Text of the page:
GSAT-8 to vastly augment DTH services, radio networking

Vaiju Naravane
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Over 500 scientists, engineers worked for almost four years to build the satellite; costs Rs. 675 crore

GSAT-8 at the ISRO Satellite Integration and Test Establishment in Bangalore. —Photo: courtesy ISRO
GSAT-8 at the ISRO Satellite Integration and Test Establishment in Bangalore. —Photo: courtesy ISRO

GSAT-8, a powerful, indigenously produced communications satellite, designed to vastly augment television broadcasting, especially Direct To Home (DTH) services, radio networking and other satellite-based services in India, is scheduled to blast off at 17.38 local time (2.08 am IST) on board an Ariane 5 launcher from the French Space Centre in Kourou, French Guiana on Friday.

The GSAT-8, an extremely powerful satellite weighing nearly 3100 kg with 24 transponders in the Ku band, (the portion of the electromagnetic spectrum in the microwave range of frequencies) could not be launched from India because the country's Geosynchronous Satellite Launch Vehicle (GSLV) Mark III capable of carrying payloads of over 2000 kg class satellites is still under development.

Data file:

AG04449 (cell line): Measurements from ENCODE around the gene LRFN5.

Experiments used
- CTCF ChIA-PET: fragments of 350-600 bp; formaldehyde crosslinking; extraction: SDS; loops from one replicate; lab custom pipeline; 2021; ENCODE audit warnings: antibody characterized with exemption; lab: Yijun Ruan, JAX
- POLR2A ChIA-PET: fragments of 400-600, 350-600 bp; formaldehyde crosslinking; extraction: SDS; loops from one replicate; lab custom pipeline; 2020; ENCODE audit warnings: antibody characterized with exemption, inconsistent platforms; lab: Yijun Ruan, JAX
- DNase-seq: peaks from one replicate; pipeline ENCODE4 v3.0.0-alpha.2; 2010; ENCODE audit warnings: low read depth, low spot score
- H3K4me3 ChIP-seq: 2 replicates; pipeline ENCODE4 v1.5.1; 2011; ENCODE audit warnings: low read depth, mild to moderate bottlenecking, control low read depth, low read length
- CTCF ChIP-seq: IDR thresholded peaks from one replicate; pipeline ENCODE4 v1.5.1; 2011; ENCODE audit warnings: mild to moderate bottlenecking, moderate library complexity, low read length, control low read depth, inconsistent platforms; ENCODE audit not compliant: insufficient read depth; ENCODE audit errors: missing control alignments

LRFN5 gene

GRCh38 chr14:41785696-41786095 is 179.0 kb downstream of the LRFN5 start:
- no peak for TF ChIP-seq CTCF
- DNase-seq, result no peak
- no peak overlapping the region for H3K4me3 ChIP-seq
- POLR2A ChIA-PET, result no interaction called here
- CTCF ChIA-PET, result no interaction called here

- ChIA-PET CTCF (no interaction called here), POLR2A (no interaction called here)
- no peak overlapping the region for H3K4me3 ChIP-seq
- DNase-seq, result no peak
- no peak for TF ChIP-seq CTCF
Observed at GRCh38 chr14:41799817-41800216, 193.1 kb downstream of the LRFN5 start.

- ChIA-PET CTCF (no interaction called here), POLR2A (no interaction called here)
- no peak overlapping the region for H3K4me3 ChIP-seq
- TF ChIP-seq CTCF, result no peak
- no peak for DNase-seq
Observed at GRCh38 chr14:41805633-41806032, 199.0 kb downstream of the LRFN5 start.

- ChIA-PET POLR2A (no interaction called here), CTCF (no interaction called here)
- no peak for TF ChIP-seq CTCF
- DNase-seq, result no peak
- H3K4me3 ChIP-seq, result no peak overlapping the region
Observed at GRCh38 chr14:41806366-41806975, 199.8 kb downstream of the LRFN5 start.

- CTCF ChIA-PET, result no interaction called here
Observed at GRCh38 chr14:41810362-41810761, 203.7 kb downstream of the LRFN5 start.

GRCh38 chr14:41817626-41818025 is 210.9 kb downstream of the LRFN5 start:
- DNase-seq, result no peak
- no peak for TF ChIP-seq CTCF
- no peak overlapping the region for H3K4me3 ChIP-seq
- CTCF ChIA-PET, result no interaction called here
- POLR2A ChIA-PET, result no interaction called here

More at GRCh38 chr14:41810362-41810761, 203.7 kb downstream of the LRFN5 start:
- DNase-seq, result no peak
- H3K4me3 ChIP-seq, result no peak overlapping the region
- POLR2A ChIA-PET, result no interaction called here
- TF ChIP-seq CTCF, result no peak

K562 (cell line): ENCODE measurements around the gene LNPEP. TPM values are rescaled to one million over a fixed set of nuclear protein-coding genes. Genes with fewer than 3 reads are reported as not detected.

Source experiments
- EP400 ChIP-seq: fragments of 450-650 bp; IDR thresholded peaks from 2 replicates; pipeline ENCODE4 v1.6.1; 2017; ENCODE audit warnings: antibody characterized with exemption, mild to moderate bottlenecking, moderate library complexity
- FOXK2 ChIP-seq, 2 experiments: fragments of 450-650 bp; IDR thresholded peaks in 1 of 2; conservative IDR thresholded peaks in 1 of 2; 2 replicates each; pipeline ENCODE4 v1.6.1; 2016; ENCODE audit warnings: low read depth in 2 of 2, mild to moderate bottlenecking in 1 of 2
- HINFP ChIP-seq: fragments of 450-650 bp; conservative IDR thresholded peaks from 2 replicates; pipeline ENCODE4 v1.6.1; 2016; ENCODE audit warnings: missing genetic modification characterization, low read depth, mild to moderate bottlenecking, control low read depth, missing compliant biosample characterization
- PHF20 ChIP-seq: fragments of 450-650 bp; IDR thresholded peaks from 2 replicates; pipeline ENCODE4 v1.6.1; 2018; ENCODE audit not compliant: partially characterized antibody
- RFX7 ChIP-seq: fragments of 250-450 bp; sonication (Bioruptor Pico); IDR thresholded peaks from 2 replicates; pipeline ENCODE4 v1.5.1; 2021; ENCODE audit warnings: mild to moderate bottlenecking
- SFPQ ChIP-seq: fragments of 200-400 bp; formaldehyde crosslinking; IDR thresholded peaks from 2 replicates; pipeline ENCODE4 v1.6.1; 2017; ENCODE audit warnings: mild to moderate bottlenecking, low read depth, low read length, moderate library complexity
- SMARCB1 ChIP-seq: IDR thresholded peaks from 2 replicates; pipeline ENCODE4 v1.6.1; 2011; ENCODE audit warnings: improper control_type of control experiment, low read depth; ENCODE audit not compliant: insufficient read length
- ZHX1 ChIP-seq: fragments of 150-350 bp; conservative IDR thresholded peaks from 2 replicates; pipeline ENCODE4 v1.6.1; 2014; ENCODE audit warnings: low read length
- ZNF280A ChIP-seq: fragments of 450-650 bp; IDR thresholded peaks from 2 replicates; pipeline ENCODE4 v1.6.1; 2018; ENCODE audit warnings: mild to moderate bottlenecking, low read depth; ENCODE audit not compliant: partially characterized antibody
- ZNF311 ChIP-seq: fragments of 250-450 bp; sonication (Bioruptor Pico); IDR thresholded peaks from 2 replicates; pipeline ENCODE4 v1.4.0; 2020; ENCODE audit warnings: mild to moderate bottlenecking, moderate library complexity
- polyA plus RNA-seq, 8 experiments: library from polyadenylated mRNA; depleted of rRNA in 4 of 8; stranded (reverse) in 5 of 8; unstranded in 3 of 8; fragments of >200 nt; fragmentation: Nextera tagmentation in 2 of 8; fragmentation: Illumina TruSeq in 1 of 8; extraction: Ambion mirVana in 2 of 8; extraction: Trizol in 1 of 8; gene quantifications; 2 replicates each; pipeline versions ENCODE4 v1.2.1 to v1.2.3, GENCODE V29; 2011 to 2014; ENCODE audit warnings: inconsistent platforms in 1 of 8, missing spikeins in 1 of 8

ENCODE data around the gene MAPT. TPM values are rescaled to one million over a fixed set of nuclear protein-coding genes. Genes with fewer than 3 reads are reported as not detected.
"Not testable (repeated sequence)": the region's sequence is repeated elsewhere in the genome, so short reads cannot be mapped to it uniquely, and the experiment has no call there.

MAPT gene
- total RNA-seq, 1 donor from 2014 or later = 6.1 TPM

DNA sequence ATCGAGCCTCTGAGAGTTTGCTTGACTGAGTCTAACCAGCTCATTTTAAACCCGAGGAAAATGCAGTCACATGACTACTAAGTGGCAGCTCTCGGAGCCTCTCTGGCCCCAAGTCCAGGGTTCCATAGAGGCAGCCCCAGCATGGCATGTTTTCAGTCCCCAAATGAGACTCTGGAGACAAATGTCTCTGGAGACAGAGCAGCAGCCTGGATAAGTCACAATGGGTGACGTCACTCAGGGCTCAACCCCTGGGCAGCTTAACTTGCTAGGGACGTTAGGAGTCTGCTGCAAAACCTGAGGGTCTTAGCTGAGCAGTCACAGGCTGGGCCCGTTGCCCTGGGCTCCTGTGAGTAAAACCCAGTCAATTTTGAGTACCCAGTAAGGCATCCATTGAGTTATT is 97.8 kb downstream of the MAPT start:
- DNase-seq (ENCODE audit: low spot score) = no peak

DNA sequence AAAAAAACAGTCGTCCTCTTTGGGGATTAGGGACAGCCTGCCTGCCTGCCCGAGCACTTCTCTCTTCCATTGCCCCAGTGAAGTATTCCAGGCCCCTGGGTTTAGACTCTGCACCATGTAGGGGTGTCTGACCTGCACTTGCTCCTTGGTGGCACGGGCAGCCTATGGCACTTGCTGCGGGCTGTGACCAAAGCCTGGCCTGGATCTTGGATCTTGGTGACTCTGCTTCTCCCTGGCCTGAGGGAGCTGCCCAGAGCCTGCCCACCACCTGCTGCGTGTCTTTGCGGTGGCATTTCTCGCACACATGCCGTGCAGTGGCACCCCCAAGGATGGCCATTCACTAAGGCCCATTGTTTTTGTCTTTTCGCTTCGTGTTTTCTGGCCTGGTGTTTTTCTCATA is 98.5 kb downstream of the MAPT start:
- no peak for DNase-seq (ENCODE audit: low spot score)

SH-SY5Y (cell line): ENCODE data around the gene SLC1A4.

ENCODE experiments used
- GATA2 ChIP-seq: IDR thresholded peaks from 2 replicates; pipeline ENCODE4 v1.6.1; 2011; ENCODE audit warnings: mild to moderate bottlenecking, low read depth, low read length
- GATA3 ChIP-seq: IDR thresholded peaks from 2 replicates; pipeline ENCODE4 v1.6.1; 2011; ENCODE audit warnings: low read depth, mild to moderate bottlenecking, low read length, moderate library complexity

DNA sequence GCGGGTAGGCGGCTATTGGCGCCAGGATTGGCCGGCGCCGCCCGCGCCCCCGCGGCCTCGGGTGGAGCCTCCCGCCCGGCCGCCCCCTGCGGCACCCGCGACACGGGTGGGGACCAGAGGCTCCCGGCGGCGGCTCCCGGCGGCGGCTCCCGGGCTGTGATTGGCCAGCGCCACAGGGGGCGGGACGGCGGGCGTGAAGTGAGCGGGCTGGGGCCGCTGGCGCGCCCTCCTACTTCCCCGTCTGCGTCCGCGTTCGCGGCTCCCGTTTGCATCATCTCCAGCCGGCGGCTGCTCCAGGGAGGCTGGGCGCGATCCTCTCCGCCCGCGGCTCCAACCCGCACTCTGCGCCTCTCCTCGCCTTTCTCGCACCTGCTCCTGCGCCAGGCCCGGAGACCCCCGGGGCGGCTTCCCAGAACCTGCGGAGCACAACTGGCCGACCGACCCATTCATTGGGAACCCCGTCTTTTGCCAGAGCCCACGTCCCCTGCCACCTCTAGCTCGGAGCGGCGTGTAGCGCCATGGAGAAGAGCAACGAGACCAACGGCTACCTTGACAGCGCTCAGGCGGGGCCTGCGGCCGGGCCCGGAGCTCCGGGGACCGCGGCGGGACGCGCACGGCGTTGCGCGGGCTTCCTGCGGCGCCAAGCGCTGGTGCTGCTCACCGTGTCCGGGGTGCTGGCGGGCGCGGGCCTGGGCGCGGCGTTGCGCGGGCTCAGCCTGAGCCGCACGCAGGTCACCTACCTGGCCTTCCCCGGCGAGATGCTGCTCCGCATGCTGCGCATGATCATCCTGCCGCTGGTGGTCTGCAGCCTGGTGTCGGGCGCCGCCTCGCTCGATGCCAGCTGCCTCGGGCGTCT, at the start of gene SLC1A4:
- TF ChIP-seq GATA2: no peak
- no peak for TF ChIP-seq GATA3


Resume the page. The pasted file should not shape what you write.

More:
The lift off and placing into orbit of the satellite will last 46 minutes - from zero hour when the cryogenic main stage engine is ignited to the final moment when the rocket launcher's main stage falls back off the coast of Africa into the Atlantic Ocean, the ignition of the upper cryogenic stage and the separation of the satellite. The launch window opens at 17.38 local time and closes at 18.10 local time. If the launch cannot take place during that period the mission can be delayed.

The GSAT-8 will separate from the launcher 31 minutes and 17 seconds into the flight. At the time of lift off, the Ariane 5 will develop a thrust of 13,000kN (Kilo Newton per square metre) or the equivalent of the combined thrust of 4 Airbus 380 superjumbo jets, in order to break free of the earth's gravitational pull.

The GSAT-8 will first reach a perigee altitude of 249 km over the equator and be placed in a geostationary orbit at an altitude of 35,947 km with an inclination of 2.5 degrees.

Besides India's GSAT-8 the launcher will carry ST-2,, another communications satellite jointly owned by Singapore Telecommunications and the Taiwanese Chunghwa Telecom Company on this mission. The total payload will be 9013 kg, including the weight of the two satellites amounting to 8190 kg.

“It's a complex process that gives all the scientists and engineers involved in the mission a knot in the stomach until the launch is successfully completed and the satellites safely placed into orbit,” Jacques Denavaut, the Arianespace Vice President for Corporate Communications toldThe Hindu.

The countdown includes all final preparatory steps for the launcher itself, the satellites as well as the launch site.

If all goes according to plan the first step is the ignition of the main stage engine, then the two booster rockets latched to the sides of the main launch vehicle.